More Russian GPS jamming than ever across border to Norway

Kirkenes airport is only 10 km from the border with Russia and about 55 km from the training grounds of the 200th Motorized Rifle Brigade in Pechenga. (Thomas Nilsen/The Independent Barents Observer)

Four passenger aircraft have over the last few days lost GPS signals when flying in Norway’s northeastern region. Since Russia’s invasion of Ukraine, jamming has been registered more than 20 days.

Russia is to blame for GPS jamming that affects civilian aviation in border regions of neighboring countries. From the Kaliningrad region in the south to the Kola Peninsula in the north.

In Eastern Finnmark the nearest airport, Kirkenes, is only about 55 km from the Pechenga valley, an area where both Russia’s 200th Motorized Rifle Brigade and the 61st Naval Infantry Brigade are based and have their training ground.

Norwegian military officials have on several occasions previously pointed to the Pechenga area as the origin of electronic warfare units sending jamming signals in a western direction aimed at interfering with Global Navigation Satellite Systems (GNSS).

Now, the jamming from Russia is more frequent than ever before, Norwegian Aviation Authorities told newspaper Dagbladet on Saturday.

The agency underlines that safety for the passenger planes has not been in jeopardy, as pilots on the flight deck have alternative backup systems to navigate on landings and take-off.

The Finnmark region has 11 airports with daily passenger traffic. In the Varanger area close to Russia, airports are found in Vadsø, Vardø, Båtsfjord and Berlevåg, in addition to Kirkenes.

Widerøe, SAS and Norwegian all have daily flights to Kirkenes airport near Norway’s border with Russia in the North. (Thomas Nilsen/The Independent Barents Observer)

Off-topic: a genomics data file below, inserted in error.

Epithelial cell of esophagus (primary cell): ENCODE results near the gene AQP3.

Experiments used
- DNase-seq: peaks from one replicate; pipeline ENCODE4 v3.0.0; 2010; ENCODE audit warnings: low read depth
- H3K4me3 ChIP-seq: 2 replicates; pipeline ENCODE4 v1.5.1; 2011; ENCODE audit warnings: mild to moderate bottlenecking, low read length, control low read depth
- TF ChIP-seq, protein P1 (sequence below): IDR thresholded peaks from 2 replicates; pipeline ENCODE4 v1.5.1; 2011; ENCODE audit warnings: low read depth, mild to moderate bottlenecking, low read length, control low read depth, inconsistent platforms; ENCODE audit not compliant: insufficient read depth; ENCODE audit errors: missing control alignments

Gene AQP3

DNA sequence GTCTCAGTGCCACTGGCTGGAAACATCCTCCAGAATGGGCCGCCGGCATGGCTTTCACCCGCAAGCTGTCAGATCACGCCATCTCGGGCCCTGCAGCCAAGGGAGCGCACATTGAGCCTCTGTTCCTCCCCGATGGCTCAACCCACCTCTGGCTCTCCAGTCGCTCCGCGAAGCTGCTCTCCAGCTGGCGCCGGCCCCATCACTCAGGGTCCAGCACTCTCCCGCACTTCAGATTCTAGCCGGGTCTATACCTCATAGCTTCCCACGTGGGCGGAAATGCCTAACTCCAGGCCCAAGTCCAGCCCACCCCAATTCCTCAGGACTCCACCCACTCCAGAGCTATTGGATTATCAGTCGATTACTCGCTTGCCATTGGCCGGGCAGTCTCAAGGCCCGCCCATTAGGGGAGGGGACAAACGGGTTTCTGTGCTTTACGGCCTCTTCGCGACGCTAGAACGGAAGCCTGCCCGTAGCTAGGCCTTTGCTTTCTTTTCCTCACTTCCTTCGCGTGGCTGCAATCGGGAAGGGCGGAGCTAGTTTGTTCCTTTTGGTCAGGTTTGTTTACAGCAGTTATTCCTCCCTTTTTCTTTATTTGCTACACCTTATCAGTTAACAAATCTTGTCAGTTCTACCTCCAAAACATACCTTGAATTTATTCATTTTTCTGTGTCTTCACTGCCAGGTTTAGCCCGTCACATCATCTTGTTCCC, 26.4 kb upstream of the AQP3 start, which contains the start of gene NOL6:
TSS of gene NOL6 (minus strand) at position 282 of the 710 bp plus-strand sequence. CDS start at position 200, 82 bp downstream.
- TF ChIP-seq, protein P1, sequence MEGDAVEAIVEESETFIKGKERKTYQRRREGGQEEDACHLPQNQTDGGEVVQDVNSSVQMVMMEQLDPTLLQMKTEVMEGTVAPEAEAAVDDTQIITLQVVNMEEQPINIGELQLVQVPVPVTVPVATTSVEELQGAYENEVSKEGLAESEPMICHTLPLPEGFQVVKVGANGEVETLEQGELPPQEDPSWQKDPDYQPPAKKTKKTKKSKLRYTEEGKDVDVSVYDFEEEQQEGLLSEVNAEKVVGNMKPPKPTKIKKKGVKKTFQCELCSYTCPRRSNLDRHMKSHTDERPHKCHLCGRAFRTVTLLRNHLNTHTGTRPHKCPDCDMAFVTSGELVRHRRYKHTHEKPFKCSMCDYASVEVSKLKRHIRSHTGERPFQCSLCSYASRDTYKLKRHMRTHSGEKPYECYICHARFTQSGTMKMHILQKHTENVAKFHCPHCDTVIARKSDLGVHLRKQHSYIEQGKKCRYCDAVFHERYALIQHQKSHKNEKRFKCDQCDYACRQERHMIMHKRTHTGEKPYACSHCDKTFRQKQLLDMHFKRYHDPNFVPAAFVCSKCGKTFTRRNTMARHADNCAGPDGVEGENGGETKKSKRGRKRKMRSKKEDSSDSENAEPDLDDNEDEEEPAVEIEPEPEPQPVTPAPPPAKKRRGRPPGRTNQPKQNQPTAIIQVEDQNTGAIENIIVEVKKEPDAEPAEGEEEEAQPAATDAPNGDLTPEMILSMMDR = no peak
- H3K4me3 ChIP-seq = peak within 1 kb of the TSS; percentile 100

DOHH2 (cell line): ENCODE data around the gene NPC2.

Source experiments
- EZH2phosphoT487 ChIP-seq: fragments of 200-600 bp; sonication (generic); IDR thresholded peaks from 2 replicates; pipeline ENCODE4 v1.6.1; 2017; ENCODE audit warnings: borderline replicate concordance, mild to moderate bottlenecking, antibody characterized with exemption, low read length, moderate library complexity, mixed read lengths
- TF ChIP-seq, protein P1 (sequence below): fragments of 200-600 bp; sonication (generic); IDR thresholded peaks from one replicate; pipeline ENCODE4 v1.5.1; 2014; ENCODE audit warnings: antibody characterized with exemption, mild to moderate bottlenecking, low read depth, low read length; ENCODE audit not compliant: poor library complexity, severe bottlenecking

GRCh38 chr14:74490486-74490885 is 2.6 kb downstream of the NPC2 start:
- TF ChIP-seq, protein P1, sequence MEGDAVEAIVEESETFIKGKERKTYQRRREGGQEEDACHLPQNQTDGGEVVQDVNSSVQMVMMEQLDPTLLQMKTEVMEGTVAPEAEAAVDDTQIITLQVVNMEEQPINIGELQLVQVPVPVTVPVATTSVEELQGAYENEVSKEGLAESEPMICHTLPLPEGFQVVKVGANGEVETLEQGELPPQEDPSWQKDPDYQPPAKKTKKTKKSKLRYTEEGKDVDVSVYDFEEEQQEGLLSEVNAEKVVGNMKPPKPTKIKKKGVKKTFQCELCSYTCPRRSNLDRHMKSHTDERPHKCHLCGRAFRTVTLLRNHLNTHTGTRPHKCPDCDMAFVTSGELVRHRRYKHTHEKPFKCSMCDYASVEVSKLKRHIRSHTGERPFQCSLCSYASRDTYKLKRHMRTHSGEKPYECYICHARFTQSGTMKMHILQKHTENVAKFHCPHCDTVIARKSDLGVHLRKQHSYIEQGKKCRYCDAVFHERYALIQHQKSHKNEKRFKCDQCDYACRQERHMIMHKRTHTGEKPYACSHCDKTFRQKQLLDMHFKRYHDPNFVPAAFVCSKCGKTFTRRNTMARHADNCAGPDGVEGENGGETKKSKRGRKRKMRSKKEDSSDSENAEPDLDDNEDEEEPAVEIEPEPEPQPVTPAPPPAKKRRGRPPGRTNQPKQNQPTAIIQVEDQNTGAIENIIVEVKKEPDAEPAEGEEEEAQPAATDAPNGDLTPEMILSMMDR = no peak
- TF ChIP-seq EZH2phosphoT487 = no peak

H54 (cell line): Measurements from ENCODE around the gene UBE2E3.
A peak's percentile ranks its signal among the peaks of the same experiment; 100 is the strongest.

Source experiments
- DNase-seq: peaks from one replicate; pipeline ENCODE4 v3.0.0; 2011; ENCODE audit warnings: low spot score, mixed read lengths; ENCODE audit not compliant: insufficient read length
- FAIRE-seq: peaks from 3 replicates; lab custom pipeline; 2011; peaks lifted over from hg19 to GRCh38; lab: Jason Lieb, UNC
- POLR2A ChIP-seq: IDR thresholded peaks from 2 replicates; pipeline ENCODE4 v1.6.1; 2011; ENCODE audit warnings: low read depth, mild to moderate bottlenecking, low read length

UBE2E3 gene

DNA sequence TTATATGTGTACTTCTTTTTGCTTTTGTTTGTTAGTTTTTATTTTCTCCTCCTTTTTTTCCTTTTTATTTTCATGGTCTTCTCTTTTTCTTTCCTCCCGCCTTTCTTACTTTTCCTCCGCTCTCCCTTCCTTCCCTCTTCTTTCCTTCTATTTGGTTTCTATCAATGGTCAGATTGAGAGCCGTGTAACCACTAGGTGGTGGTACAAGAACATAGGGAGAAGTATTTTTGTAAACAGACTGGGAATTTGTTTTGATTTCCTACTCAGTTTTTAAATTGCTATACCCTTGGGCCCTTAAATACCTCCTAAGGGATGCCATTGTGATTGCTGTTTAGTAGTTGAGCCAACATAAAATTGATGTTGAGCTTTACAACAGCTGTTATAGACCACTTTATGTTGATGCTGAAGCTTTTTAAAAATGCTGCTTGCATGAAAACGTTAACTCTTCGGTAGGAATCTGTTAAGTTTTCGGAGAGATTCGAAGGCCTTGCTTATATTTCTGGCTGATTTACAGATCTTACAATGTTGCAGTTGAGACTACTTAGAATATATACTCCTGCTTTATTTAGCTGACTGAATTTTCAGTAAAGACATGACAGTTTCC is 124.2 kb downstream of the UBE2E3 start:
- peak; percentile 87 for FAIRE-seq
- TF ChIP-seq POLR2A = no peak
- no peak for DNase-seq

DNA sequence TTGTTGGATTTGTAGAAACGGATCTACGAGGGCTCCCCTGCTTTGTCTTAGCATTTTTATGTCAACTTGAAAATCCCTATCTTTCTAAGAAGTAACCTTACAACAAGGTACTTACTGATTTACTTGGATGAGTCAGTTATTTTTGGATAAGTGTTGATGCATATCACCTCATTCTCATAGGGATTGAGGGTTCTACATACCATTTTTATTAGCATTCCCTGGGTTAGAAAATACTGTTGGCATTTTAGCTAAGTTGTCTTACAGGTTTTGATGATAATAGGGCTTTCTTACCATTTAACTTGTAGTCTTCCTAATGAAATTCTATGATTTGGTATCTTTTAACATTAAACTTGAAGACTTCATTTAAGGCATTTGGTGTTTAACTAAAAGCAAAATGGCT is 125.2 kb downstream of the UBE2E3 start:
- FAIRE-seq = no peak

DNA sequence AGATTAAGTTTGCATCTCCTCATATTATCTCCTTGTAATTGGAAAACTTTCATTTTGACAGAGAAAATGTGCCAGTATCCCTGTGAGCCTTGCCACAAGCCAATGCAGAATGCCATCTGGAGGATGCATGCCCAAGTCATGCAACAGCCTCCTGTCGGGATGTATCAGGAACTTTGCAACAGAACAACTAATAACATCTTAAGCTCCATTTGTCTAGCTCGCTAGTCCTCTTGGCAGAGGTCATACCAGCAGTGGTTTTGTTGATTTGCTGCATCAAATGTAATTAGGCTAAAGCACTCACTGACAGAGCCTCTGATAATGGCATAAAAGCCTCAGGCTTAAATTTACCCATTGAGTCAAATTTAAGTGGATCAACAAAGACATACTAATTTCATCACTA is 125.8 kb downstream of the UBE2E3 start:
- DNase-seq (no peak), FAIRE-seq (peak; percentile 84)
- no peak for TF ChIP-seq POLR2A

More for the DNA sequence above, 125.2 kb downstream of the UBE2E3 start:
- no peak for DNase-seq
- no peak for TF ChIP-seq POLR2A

Nikolai Gerrard with the Norwegian Communications Authorities (Nkom) believes the jamming should be seen in context with Russia’s war on Ukraine.

“This interference has its source east of the border in Eastern Finnmark, and we are not talking about legitimate activity,” Nikolai Gerrard told Dagbladet.

The Barents Observer first time told about military Russian jamming from the Kola Peninsula in direction of Norway in late 2017. The year after, during NATO exercise Trident Juncture, the jamming of GPS signals was interfering regional airliner Widerøe’s flights as far west as Lyngen, hundreds of kilometers from the Russian border.

Also pilots flying inside the Arctic Circle in northern Finland were warned about Russia’s electronic warfare troubling civilian aviation to airports like Ivalo and Rovaniemi.

This spring, GPS jamming incidents have also affected flights over Finland, the Baltic Sea and near Russia’s Kaliningrad region, reported. Those incidents, however, were likely not done on purpose.

Interviewed by Bloomberg, the head of satellite navigation with the French air safety agency, Benoít Roturier, said the disturbances reported by pilots were “collateral damage” from Russian military activity.

Related stories from around the North: 

Canada: Canada’s NORAD upgrades a ‘good move’ for northern security, says Nunavut MP, CBC News

Finland: US military refuelling plane flies over Finland day after NATO announcement, The Independent Barents Observer

Greenland: Denmark, Faroe Islands agree to establish air surveillance radar to bolster gaps in Arctic surveillance, Eye on the Arctic

Norway: Russia, Norway talk Arctic GPS jamming in Oslo, The Independent Barents Observer

Russia: Duma speaker instructs Foreign Affairs Committee to review Barents Sea treaty, The Independent Barents Observer

United States: U.S. Army poised to revamp Alaska forces to prep for Arctic fight, The Associated Press

Thomas Nilsen, The Independent Barents Observer

For more news from the Barents region visit The Independent Barents Observer.

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